There is plenty of business advice out there if you need help – but one local firm is offering a service with a difference.
The clue is in the name for Motivation Matters, run by joint directors Stephen and Anne Walker, of Emmerson Way, Hadleigh.
The couple set up the business ten years ago, after their son Sam was grown up: “We knew we couldn’t do a good job of parenting and a good job of running our own business at the same time, and they are both very important,” said Stephen.
Motivation Matters offers a bespoke service to small to medium-sized businesses, they give advice on a wide variety of working practices including personal and management skills, staff performance and organisation.
Other firms offer this type of service, but talking to the couple you can see how passionate they are about their job and about helping to motivate workers in the workplace – starting with the managers and leaders.
Former engineer Stephen firmly believes that motivation is the key to increased productivity: “I believe I can raise productivity by 25 per cent - if you raise productivity you reduce the costs of what you are making.”
He says bad bosses have a lot to answer for – the attitude of ‘I’m the boss, do what I say’ is counter-productive, he feels. He holds up Toyota as an example of good management because: “They care about the process and the people and they ask people what is wrong with the process – staff are recognised as an asset. You need to get people involved and engaged with the work.”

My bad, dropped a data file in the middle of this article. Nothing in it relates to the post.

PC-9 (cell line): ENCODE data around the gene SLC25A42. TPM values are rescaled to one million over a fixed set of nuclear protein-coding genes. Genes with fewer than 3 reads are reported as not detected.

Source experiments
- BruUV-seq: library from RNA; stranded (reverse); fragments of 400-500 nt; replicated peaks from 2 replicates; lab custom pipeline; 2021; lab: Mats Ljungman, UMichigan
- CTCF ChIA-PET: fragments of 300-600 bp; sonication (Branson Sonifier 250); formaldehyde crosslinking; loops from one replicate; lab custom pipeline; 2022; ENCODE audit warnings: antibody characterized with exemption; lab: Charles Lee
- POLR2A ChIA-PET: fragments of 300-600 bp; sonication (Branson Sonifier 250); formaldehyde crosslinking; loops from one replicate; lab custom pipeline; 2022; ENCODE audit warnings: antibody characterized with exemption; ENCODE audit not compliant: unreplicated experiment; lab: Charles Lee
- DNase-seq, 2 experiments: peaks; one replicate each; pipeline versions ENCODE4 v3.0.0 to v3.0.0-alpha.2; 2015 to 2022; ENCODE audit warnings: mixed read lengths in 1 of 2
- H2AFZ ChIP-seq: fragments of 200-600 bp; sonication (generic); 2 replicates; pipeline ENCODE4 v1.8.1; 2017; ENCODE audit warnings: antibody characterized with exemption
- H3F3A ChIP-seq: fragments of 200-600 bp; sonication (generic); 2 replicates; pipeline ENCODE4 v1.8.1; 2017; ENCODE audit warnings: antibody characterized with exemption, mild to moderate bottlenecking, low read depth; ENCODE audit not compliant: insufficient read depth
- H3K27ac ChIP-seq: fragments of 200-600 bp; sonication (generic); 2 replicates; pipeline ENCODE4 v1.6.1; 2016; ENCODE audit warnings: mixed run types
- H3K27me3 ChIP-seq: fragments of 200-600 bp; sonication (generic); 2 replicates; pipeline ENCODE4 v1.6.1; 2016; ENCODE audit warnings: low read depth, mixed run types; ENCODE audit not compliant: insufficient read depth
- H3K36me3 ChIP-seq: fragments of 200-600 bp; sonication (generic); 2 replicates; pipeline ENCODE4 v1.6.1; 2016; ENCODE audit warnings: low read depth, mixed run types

Anne, formerly a teacher, adds: “Management have a responsibility to the people who work for them. It works both ways.”
Stephen is scathing about the raft-building type team exercises which were popular with management trainers in the ’90s, and about the use of management-speak: “You need to take a personal interest in your staff but it is essential that the interest is genuine.
“British reserve stops people from building these relationships –there is a difference between emotional intelligence and just being emotional.”
Stephen says a lot of large firms invest in facilities for their workers and feel they are being good employers, but neglect to show they value them by involving them in the decision-making process: “Most people have more to give than they are allowed to,” he says.
Anne adds: “If someone has been doing a job for ten years, they know how it can be improved.”